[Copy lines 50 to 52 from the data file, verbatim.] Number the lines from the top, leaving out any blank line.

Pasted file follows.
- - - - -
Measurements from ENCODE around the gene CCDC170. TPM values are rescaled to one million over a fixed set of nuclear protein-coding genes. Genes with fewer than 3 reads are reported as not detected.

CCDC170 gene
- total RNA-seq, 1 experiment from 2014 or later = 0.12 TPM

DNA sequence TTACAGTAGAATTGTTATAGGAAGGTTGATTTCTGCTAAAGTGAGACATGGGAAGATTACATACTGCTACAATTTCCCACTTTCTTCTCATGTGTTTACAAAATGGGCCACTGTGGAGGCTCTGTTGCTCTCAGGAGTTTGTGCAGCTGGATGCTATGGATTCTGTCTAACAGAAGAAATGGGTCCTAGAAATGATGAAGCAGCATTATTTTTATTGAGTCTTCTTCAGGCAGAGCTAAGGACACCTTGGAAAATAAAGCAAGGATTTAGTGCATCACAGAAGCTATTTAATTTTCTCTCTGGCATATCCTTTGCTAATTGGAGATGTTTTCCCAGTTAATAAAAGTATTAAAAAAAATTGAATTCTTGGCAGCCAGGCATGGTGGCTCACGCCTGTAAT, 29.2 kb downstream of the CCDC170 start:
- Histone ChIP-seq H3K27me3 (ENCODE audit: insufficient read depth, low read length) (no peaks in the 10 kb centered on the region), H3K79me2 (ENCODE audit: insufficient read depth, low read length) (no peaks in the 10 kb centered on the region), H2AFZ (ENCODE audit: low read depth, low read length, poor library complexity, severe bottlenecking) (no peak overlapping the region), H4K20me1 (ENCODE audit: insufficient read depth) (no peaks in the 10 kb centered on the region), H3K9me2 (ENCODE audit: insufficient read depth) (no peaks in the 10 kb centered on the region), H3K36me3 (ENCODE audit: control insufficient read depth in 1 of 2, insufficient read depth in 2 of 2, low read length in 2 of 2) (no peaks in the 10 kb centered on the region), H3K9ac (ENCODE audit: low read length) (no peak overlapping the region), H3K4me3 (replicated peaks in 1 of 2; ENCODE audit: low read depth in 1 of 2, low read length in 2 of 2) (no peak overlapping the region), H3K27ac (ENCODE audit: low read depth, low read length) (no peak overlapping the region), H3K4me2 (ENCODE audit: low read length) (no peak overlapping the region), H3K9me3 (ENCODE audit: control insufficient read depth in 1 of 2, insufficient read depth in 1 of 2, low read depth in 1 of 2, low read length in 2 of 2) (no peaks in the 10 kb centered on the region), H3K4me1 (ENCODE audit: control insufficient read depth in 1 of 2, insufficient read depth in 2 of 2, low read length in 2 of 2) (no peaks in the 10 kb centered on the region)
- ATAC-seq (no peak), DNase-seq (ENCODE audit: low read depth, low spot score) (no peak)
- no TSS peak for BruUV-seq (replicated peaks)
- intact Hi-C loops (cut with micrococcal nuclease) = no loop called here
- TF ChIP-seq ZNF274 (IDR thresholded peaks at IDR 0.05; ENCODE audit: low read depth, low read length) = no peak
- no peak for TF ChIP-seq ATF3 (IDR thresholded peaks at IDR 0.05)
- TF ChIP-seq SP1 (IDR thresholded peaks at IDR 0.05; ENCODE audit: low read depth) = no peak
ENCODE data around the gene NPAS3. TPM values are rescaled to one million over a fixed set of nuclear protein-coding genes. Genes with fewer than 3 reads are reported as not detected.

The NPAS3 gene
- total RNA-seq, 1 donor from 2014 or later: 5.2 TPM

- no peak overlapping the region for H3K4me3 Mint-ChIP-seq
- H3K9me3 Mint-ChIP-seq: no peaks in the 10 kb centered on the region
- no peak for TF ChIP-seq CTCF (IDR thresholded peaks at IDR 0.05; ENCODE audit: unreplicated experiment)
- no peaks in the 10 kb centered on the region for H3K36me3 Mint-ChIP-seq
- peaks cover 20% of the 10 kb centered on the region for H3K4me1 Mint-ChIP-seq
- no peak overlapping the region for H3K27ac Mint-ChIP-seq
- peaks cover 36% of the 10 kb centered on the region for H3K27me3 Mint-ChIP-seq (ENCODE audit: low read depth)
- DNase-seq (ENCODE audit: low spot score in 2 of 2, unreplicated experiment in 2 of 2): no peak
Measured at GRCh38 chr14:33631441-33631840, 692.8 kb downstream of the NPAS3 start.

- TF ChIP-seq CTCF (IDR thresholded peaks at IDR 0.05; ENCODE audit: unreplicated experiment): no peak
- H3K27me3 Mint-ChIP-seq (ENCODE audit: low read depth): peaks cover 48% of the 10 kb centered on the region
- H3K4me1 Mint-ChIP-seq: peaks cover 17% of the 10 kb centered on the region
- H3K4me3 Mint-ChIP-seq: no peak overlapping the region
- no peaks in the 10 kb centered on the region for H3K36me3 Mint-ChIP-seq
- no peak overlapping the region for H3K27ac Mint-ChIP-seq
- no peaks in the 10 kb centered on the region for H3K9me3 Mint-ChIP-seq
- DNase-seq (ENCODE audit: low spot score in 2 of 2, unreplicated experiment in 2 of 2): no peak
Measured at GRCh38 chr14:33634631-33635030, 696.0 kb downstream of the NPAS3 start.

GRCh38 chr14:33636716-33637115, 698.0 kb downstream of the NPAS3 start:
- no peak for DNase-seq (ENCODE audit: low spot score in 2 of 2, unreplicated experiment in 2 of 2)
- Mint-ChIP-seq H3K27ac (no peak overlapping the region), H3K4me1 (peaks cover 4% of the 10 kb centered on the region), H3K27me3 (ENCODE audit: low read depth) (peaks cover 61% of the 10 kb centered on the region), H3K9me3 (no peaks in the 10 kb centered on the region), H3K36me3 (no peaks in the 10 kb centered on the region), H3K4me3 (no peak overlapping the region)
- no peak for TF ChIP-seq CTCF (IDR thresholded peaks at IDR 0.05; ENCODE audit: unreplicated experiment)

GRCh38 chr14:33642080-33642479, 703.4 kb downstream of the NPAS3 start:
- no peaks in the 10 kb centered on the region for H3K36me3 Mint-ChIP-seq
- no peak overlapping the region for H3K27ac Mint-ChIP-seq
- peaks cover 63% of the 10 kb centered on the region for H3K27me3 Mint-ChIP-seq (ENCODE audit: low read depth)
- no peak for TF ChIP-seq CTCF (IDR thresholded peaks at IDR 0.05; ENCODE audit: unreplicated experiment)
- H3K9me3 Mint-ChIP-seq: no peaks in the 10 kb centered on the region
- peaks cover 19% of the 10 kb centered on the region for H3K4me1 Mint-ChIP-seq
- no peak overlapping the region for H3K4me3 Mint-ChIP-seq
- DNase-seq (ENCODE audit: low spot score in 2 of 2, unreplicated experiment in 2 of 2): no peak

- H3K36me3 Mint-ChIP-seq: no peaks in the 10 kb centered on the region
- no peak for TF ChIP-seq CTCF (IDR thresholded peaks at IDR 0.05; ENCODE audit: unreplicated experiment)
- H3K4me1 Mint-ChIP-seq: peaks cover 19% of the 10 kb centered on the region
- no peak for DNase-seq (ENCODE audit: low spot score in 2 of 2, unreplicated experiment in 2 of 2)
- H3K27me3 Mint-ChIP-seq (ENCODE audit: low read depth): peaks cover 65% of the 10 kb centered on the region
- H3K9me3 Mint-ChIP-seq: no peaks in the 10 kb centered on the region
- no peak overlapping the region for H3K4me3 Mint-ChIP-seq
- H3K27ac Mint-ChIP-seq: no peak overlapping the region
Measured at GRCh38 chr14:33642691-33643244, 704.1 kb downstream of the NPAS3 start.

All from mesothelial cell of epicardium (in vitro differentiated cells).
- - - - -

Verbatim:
- H3K27me3 Mint-ChIP-seq (ENCODE audit: low read depth): peaks cover 65% of the 10 kb centered on the region
- H3K9me3 Mint-ChIP-seq: no peaks in the 10 kb centered on the region
- no peak overlapping the region for H3K4me3 Mint-ChIP-seq